The buffing pad assembly also includes a centering system adapted to facilitate proper alignment of the buffing pad 16 relative to the backing mount 12. The centering system includes an axially aligned male centering post 44 on the buffing pad. Specifically, the centering post is affixed to a top surface of the fastening material 42 on the rear surface of the buffing pad, and projects outwardly from the buffing pad 16. The back-up pad 14 includes a matching axially aligned socket 46 for receiving the centering post 44. To accommodate the centering post, an aperture may be included in the layer of fastening material on the lower surface 32 of the back-up pad.
The centering post 44 includes a hollow cylinder 48 projecting from a flanged end 50. The flanged end 50 of the centering post assists in securing the centering post 44 to the fastening material 42 on the rear surface, and rests on the fastening material 42. The centering post may be made from any suitable material, for example polyvinyl chloride (PVC) plastic. Additionally, the respective dimensions of the centering post and socket are preferably such that the centering post is snugly received within the socket when the buffing pad is attached to the back-up pad.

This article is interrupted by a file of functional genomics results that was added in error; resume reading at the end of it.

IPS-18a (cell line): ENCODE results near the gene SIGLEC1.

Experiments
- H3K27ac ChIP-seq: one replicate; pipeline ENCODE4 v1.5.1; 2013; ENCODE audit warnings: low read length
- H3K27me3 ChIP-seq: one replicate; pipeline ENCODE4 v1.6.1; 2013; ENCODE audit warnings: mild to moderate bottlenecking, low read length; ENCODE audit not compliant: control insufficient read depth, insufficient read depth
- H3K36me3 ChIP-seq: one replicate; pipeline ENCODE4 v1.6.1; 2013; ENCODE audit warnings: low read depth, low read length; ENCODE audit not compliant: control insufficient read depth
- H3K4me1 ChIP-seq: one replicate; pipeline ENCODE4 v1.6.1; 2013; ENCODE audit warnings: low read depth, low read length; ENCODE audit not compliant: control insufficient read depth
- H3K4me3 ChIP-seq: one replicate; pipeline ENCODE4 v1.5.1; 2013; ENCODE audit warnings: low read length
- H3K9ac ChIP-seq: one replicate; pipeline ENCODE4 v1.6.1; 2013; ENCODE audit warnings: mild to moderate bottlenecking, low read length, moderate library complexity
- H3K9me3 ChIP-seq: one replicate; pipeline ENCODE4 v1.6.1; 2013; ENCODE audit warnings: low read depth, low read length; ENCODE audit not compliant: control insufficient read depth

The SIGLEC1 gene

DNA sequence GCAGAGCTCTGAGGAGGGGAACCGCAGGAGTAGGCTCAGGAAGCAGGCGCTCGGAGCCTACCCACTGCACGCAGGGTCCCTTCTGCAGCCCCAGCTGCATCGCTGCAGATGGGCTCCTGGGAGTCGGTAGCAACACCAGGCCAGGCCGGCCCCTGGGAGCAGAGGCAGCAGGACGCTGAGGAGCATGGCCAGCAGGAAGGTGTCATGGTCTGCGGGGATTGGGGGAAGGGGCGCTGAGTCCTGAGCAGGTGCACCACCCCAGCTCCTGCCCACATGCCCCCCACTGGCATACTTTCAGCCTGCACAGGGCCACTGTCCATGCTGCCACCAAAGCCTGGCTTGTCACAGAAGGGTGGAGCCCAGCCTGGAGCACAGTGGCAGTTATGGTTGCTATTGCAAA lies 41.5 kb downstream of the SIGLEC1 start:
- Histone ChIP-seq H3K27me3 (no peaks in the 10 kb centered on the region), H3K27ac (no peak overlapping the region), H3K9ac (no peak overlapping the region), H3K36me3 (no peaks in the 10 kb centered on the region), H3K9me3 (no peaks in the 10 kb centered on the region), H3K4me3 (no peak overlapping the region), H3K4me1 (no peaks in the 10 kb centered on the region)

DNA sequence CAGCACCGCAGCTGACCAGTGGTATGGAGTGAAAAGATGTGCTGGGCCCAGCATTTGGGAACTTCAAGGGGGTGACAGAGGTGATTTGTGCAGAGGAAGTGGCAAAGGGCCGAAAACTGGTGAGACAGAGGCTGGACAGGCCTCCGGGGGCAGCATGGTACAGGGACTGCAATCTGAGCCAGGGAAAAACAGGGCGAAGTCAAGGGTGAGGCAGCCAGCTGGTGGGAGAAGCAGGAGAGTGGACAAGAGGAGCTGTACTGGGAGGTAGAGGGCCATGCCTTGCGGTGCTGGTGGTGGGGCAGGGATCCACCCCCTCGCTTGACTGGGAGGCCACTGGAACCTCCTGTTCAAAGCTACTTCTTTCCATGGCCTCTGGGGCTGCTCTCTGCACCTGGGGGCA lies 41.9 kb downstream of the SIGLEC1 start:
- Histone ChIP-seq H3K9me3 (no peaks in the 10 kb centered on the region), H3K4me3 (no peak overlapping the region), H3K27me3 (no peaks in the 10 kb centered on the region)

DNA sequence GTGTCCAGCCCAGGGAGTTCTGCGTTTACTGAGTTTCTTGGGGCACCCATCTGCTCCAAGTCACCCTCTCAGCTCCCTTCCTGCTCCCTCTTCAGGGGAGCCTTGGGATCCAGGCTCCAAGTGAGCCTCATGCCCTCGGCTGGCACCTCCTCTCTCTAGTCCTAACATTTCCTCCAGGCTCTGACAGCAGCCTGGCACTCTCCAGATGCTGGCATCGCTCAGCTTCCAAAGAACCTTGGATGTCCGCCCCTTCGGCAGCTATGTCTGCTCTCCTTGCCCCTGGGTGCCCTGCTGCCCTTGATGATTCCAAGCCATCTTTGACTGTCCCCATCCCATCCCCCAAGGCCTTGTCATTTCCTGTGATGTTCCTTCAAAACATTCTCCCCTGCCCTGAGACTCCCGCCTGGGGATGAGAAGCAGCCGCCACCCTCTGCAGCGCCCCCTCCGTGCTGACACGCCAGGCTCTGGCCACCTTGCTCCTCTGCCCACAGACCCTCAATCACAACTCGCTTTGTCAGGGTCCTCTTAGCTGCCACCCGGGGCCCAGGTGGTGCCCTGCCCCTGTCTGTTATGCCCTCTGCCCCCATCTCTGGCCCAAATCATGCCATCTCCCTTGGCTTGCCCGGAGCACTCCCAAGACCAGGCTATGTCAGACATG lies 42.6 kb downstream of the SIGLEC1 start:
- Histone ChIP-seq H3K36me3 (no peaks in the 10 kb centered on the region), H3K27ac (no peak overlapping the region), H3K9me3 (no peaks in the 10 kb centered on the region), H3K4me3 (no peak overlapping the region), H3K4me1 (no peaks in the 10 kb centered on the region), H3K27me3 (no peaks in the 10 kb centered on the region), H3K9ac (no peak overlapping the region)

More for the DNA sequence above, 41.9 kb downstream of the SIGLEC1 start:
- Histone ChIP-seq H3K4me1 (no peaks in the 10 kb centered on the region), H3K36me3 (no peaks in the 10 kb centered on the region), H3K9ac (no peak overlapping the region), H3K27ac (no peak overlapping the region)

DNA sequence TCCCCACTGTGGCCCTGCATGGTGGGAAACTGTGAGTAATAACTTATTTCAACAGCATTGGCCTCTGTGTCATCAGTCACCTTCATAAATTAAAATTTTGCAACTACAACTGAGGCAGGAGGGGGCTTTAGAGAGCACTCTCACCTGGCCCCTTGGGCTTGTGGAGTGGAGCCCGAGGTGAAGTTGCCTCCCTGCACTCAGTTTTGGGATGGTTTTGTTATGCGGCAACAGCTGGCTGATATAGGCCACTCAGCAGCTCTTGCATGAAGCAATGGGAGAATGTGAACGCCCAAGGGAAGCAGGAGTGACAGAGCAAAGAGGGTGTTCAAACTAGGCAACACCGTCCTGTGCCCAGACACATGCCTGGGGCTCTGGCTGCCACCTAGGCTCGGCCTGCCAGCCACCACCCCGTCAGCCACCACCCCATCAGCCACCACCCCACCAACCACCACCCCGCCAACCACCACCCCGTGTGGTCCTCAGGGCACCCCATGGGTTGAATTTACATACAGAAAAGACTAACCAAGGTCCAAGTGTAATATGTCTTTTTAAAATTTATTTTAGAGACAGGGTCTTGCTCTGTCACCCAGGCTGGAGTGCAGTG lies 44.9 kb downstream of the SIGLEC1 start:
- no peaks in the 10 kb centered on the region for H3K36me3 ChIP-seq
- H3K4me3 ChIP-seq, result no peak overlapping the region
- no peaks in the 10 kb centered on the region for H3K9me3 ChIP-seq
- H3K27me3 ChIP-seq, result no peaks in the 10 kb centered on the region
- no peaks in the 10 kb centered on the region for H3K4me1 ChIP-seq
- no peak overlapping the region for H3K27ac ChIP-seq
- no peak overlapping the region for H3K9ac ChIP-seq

In a presently preferred embodiment, the socket 46 extends entirely through the back-up pad 14, from its lower surface 32 to its upper surface 28. To facilitate the centering of the back-up pad 14 on the backing mount 12 during manufacture of the buffing pad assembly, the bore 26 of the hub preferably extends entirely through the backing mount 12, so that it is possible to visually align the socket of the back-up pad with the bore of the backing mount.
As can be seen from FIG. 3, the buffing pad 16 includes a plurality of apertures 52, or heat dissipation channels, extending completely through the pad. The apertures 52 extend from the front buffing surface 40 of the pad to the rear mounting surface 36 of the pad, and facilitate the dissipation of heat generated at the front buffing surface of the pad during use. At the same time, the apertures may also reduce the friction between the buffing pad and the surface to be finished.